Aubert, Cécile and Augeraud-Véron, Emmanuelle (2021) The relative power of individual distancing efforts and public policies to curb the COVID-19 epidemics. Plos One, vol. 16 (n° 5).

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Identification Number : 10.1371/journal.pone.0250764


Lockdown curbs the COVID-19 epidemics but at huge costs. Public debates question its impact compared to reliance on individual responsibility. We study how rationally chosen self-protective behavior impacts the spread of the epidemics and interacts with policies. We first assess the value of lockdown in terms of mortality compared to a counterfactual scenario that incorporates self-protection efforts; and second, assess how individual behavior modify the epidemic dynamics when public regulations change. We couple an SLIAR model, that includes asymptomatic transmission, with utility maximization: Individuals trade off economic and wellbeing costs from physical distancing with a lower infection risk. Physical distancing effort depends on risk aversion, perceptions of the epidemics and average distancing effort in the population. Rational distancing effort is computed as a Nash Equilibrium. Equilibrium effort differs markedly from constant, stochastic or proportional contacts reduction. It adjusts to daily incidence of hospitalization in a way that creates a slightly decreasing plateau in epidemic prevalence. Calibration on French data shows that a business-as-usual benchmark yields an overestimation of the number of deaths by a factor of 10 compared to benchmarks with equilibrium efforts. However, lockdown saves nearly twice as many lives as individual efforts alone. Public policies post-lockdown have a limited impact as they partly crowd out individual efforts. Communication that increases risk salience is more effective.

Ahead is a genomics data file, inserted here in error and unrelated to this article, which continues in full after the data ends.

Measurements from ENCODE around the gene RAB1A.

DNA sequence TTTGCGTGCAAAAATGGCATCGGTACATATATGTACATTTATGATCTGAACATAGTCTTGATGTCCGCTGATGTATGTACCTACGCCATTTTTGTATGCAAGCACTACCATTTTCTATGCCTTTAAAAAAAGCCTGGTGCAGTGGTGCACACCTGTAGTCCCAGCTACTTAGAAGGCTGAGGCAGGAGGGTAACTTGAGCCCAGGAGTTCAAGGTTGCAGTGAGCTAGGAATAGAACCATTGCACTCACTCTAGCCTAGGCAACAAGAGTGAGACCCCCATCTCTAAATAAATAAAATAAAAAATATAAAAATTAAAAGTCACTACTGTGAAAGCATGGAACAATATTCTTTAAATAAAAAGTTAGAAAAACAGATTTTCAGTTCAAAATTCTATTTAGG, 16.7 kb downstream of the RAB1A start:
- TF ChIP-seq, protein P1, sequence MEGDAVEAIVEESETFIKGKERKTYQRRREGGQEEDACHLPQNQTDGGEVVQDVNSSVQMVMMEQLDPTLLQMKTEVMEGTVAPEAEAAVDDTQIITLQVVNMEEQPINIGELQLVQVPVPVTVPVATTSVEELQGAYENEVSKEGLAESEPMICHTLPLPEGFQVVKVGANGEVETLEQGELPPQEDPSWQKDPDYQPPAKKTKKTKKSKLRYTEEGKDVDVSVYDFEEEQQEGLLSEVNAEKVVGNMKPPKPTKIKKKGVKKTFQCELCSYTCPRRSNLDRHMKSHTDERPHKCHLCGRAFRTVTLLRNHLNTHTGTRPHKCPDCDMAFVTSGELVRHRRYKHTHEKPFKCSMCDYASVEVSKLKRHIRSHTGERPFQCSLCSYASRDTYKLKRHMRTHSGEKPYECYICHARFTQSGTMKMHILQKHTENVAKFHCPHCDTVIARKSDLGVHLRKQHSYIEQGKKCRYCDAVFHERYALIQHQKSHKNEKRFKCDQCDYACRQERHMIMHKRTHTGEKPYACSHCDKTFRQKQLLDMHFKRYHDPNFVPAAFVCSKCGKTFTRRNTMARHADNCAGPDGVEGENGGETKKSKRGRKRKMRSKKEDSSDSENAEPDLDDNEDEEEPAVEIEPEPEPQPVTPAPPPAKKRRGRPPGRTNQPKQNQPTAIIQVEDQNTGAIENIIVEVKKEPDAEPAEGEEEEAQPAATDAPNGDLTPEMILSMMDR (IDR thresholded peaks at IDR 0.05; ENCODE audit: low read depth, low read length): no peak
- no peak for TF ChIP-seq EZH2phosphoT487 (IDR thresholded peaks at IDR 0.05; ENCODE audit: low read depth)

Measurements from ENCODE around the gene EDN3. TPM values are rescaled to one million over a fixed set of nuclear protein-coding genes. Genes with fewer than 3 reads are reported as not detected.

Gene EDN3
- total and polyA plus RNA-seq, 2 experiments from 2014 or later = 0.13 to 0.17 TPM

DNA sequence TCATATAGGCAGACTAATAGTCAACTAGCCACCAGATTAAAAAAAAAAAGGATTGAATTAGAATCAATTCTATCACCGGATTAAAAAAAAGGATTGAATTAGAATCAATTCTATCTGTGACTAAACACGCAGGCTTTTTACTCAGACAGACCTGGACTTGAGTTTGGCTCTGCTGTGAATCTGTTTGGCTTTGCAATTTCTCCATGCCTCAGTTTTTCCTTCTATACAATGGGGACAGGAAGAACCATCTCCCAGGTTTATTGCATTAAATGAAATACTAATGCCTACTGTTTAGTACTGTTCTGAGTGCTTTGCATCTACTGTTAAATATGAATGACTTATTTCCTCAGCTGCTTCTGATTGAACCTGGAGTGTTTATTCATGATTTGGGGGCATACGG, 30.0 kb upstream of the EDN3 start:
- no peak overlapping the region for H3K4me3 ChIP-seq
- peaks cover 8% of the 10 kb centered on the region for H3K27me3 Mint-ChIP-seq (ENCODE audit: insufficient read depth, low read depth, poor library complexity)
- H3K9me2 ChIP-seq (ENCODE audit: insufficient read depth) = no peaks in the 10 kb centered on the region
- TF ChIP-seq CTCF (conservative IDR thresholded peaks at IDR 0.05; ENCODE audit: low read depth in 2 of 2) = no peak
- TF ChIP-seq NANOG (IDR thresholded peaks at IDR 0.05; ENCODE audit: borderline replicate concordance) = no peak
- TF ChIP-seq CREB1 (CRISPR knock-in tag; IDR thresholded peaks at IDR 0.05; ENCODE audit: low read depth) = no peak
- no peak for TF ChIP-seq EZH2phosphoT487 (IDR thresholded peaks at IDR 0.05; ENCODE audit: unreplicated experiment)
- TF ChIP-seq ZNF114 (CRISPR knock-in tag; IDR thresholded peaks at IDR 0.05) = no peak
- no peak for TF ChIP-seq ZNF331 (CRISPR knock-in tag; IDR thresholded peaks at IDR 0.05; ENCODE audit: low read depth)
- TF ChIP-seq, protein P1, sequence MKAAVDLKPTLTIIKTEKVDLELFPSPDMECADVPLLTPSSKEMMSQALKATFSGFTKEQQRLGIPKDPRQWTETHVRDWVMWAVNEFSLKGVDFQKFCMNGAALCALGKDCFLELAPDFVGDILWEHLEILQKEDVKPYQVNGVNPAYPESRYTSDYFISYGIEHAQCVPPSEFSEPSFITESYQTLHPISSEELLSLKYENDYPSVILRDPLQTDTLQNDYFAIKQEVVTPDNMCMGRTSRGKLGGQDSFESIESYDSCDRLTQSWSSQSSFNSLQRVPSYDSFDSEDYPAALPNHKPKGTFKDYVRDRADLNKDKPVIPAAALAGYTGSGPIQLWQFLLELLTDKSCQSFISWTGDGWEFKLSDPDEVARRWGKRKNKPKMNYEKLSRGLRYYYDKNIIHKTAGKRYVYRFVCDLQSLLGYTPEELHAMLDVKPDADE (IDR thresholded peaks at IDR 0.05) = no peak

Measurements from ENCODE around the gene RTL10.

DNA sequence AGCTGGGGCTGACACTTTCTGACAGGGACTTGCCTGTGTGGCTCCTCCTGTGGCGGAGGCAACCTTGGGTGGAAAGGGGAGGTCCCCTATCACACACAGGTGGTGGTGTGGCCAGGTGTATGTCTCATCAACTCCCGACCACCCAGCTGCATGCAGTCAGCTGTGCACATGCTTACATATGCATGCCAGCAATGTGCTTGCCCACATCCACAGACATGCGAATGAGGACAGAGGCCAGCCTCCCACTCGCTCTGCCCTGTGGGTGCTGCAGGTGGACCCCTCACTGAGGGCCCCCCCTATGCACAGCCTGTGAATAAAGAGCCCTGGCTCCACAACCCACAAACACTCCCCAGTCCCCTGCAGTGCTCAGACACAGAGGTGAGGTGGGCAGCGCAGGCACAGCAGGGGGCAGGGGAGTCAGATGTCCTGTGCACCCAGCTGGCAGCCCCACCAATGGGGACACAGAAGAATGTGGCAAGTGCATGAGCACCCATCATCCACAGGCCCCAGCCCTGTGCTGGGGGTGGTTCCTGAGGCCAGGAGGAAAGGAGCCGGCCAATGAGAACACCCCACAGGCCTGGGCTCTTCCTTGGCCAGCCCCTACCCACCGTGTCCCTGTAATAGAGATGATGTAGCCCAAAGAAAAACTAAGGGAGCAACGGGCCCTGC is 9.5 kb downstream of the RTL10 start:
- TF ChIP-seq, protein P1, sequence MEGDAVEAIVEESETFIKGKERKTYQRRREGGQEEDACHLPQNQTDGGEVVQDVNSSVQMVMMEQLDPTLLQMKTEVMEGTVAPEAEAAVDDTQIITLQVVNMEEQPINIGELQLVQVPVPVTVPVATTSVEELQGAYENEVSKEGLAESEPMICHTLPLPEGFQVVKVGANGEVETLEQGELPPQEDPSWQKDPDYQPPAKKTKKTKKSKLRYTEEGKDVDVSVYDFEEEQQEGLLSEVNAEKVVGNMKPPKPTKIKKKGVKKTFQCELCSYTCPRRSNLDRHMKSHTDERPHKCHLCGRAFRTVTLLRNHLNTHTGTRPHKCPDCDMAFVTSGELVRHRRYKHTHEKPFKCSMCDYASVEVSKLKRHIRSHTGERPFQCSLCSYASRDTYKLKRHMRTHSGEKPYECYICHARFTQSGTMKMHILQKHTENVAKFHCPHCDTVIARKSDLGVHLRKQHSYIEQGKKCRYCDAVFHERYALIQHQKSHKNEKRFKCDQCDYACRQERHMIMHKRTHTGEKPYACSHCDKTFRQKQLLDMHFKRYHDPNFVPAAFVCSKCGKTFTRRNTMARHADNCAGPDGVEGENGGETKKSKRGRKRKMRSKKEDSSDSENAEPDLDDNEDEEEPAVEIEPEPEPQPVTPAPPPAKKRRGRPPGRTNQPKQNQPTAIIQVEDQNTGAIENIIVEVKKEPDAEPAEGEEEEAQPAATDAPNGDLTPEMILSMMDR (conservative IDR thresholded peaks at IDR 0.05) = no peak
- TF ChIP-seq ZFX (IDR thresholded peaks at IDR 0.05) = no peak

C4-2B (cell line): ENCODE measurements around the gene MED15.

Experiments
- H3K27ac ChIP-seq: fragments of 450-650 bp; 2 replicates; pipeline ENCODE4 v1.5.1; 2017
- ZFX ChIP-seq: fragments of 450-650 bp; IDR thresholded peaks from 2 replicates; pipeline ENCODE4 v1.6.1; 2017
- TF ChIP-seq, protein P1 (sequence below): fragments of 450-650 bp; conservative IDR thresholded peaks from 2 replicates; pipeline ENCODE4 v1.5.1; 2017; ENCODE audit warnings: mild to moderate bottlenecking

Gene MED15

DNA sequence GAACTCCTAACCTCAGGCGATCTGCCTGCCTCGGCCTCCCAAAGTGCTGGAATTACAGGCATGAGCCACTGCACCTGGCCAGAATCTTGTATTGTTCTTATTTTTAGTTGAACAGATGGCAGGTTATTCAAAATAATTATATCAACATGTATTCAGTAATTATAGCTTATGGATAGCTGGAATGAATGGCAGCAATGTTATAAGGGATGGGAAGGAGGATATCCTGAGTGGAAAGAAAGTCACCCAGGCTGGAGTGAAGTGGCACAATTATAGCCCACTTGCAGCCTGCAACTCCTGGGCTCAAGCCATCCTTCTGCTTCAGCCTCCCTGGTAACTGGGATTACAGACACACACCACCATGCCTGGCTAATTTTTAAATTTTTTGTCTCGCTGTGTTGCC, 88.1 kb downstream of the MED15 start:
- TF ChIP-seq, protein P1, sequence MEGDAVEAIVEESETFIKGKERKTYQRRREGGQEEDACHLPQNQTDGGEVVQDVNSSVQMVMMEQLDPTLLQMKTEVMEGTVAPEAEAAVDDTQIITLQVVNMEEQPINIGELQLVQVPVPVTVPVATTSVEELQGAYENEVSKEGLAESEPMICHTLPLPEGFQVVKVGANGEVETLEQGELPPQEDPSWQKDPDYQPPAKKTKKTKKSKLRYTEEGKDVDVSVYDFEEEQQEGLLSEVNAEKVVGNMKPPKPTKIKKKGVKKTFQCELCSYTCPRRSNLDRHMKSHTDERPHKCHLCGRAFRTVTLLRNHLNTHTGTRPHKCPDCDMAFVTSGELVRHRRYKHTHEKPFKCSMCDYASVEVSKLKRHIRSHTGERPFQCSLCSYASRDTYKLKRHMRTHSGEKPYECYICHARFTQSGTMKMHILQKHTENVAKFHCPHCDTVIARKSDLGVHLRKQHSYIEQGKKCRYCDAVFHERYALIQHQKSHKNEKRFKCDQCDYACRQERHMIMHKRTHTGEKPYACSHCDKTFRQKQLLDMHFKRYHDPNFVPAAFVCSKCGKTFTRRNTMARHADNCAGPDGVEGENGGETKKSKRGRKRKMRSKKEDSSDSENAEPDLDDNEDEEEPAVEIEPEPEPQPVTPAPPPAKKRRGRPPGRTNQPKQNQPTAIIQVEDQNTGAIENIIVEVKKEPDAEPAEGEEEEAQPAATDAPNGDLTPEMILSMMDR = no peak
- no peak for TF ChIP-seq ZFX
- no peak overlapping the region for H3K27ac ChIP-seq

Item Type: Article
Language: English
Date: 7 May 2021
Refereed: Yes
Divisions: TSE-R (Toulouse)
Site: UT1
Date Deposited: 27 May 2021 15:57
Last Modified: 14 Mar 2022 11:22
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